SF Works helps families make ends meet


Maria Cruz loves her job. She runs the housewares section at Cole Hardware on Fourth Street, but she and her husband were facing a crisis. They were about to lose their house, purchased with a loan about to re-set.

"When SF Works came and showed us, gave us some referrals, I felt so happy because I didn't believe there is a way," says Cruz.

SF Works is a non-profit agency focused on helping people who do important service sector jobs, but who don't earn high wages.

One of the hardest things about living in the Bay Area is the high cost of living. In fact, even with two incomes, it sometimes can be impossible to make ends meet.

In just four months, counselors at SF Works helped the Cruz family restructure their loan.

A few blocks away, Dianne Alvarado is a single parent who works as a family support coordinator at South of Market Child Care. Her modest paycheck barely covers rent and food. SF Works provided some financial counseling. Money is still tight, but she manages it better and it changed her life.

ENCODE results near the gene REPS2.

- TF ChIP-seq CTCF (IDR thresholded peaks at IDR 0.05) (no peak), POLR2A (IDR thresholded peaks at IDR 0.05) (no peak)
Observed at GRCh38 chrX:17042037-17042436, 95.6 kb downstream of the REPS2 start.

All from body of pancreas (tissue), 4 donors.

"It really led into a whole mindset of not being worthy and not being somebody important because there were things I couldn't afford to do. Now being able to have the credit rating that I have, if things come up, like my daughter had to get glasses last Thursday, I now can go and get her glasses, and I can pay it off at $25 a month," says Alvarado.

It's estimated there are 50,000 households in the city where paychecks aren't sufficient. SF Works helps these families to reduce their utility bills and to qualify for discounts, in addition to counseling.

"So essentially what we're able to do is usually provide over $2,500 of annual savings after a quick conversation with people and help showing them how to do a lot of forms. So we're giving people a 5 percent raise that their employer would like to provide, but just can't right now," says SF Works executive director Carrie Portis.

Rick Karp owns Cole Hardware. SF Works has helped a majority of his employees.

"I think they saved my employees collectively about $160,000. About 72 of our 100 employees took advantage of some service," says Karp.

Because of the need, SF Works plans to expand its outreach in the year ahead to help more families.

When asked if life was going well for her now, Alvarado says yes it is. She also advised others, "...you should ask for help. You really should, and for a lot of years, I didn't. I'm glad that I have now."

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